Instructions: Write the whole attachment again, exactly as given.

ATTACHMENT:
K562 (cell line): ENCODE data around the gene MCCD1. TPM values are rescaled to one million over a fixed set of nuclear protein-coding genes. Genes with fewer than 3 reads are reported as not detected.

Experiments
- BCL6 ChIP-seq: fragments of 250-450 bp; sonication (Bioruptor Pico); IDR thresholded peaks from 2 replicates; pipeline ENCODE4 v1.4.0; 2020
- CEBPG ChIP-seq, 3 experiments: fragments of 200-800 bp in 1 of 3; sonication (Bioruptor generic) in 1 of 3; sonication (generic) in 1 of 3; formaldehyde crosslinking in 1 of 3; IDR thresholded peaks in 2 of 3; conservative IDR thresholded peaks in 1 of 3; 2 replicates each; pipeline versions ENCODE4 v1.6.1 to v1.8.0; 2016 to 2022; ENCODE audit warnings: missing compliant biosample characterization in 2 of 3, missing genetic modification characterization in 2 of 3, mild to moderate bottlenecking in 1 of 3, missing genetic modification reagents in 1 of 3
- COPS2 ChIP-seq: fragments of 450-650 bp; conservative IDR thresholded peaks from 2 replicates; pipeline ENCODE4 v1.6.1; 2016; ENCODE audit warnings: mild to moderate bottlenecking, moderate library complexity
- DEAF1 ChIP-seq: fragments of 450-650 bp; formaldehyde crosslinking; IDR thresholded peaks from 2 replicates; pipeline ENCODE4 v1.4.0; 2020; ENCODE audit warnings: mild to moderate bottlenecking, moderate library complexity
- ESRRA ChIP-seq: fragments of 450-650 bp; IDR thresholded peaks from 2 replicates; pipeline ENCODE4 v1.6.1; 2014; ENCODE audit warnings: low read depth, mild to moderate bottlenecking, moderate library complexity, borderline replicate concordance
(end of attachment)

K562 (cell line): ENCODE data around the gene MCCD1. TPM values are rescaled to one million over a fixed set of nuclear protein-coding genes. Genes with fewer than 3 reads are reported as not detected.

Experiments
- BCL6 ChIP-seq: fragments of 250-450 bp; sonication (Bioruptor Pico); IDR thresholded peaks from 2 replicates; pipeline ENCODE4 v1.4.0; 2020
- CEBPG ChIP-seq, 3 experiments: fragments of 200-800 bp in 1 of 3; sonication (Bioruptor generic) in 1 of 3; sonication (generic) in 1 of 3; formaldehyde crosslinking in 1 of 3; IDR thresholded peaks in 2 of 3; conservative IDR thresholded peaks in 1 of 3; 2 replicates each; pipeline versions ENCODE4 v1.6.1 to v1.8.0; 2016 to 2022; ENCODE audit warnings: missing compliant biosample characterization in 2 of 3, missing genetic modification characterization in 2 of 3, mild to moderate bottlenecking in 1 of 3, missing genetic modification reagents in 1 of 3
- COPS2 ChIP-seq: fragments of 450-650 bp; conservative IDR thresholded peaks from 2 replicates; pipeline ENCODE4 v1.6.1; 2016; ENCODE audit warnings: mild to moderate bottlenecking, moderate library complexity
- DEAF1 ChIP-seq: fragments of 450-650 bp; formaldehyde crosslinking; IDR thresholded peaks from 2 replicates; pipeline ENCODE4 v1.4.0; 2020; ENCODE audit warnings: mild to moderate bottlenecking, moderate library complexity
- ESRRA ChIP-seq: fragments of 450-650 bp; IDR thresholded peaks from 2 replicates; pipeline ENCODE4 v1.6.1; 2014; ENCODE audit warnings: low read depth, mild to moderate bottlenecking, moderate library complexity, borderline replicate concordance